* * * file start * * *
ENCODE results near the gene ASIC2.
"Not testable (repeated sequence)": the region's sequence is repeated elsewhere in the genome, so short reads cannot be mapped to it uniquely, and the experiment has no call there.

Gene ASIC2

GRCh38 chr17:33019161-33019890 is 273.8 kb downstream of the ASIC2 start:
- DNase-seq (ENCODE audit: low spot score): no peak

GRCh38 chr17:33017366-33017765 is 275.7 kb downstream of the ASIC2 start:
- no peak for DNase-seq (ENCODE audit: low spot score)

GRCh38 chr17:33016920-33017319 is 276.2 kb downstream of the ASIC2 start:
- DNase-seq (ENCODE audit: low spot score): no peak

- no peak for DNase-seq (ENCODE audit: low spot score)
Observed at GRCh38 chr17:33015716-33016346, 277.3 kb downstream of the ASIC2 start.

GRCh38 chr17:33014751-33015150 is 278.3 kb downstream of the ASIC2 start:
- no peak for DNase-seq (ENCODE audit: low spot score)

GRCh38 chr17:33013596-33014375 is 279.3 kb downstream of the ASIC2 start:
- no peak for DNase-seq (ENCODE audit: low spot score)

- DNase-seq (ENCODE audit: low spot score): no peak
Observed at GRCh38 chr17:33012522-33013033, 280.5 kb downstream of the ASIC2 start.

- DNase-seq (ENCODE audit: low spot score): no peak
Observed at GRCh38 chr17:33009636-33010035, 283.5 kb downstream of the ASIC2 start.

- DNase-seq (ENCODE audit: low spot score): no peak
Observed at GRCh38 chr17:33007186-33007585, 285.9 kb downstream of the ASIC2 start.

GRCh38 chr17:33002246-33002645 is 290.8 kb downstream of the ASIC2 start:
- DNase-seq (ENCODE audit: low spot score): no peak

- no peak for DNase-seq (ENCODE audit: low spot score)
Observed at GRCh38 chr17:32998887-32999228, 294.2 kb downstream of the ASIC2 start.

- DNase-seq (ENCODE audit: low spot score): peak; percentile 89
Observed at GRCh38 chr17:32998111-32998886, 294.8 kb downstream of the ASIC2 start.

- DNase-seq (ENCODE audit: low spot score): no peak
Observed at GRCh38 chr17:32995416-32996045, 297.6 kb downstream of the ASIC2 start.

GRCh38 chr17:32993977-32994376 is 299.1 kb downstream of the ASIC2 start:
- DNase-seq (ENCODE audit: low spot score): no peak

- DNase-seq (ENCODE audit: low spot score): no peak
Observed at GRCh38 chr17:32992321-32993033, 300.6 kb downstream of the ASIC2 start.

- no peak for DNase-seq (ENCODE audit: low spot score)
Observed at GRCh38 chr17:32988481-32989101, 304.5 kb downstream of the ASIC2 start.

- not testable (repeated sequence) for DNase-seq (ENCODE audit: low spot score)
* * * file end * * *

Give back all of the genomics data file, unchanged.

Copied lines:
ENCODE results near the gene ASIC2.
"Not testable (repeated sequence)": the region's sequence is repeated elsewhere in the genome, so short reads cannot be mapped to it uniquely, and the experiment has no call there.

Gene ASIC2

GRCh38 chr17:33019161-33019890 is 273.8 kb downstream of the ASIC2 start:
- DNase-seq (ENCODE audit: low spot score): no peak

GRCh38 chr17:33017366-33017765 is 275.7 kb downstream of the ASIC2 start:
- no peak for DNase-seq (ENCODE audit: low spot score)

GRCh38 chr17:33016920-33017319 is 276.2 kb downstream of the ASIC2 start:
- DNase-seq (ENCODE audit: low spot score): no peak

- no peak for DNase-seq (ENCODE audit: low spot score)
Observed at GRCh38 chr17:33015716-33016346, 277.3 kb downstream of the ASIC2 start.

GRCh38 chr17:33014751-33015150 is 278.3 kb downstream of the ASIC2 start:
- no peak for DNase-seq (ENCODE audit: low spot score)

GRCh38 chr17:33013596-33014375 is 279.3 kb downstream of the ASIC2 start:
- no peak for DNase-seq (ENCODE audit: low spot score)

- DNase-seq (ENCODE audit: low spot score): no peak
Observed at GRCh38 chr17:33012522-33013033, 280.5 kb downstream of the ASIC2 start.

- DNase-seq (ENCODE audit: low spot score): no peak
Observed at GRCh38 chr17:33009636-33010035, 283.5 kb downstream of the ASIC2 start.

- DNase-seq (ENCODE audit: low spot score): no peak
Observed at GRCh38 chr17:33007186-33007585, 285.9 kb downstream of the ASIC2 start.

GRCh38 chr17:33002246-33002645 is 290.8 kb downstream of the ASIC2 start:
- DNase-seq (ENCODE audit: low spot score): no peak

- no peak for DNase-seq (ENCODE audit: low spot score)
Observed at GRCh38 chr17:32998887-32999228, 294.2 kb downstream of the ASIC2 start.

- DNase-seq (ENCODE audit: low spot score): peak; percentile 89
Observed at GRCh38 chr17:32998111-32998886, 294.8 kb downstream of the ASIC2 start.

- DNase-seq (ENCODE audit: low spot score): no peak
Observed at GRCh38 chr17:32995416-32996045, 297.6 kb downstream of the ASIC2 start.

GRCh38 chr17:32993977-32994376 is 299.1 kb downstream of the ASIC2 start:
- DNase-seq (ENCODE audit: low spot score): no peak

- DNase-seq (ENCODE audit: low spot score): no peak
Observed at GRCh38 chr17:32992321-32993033, 300.6 kb downstream of the ASIC2 start.

- no peak for DNase-seq (ENCODE audit: low spot score)
Observed at GRCh38 chr17:32988481-32989101, 304.5 kb downstream of the ASIC2 start.

- not testable (repeated sequence) for DNase-seq (ENCODE audit: low spot score)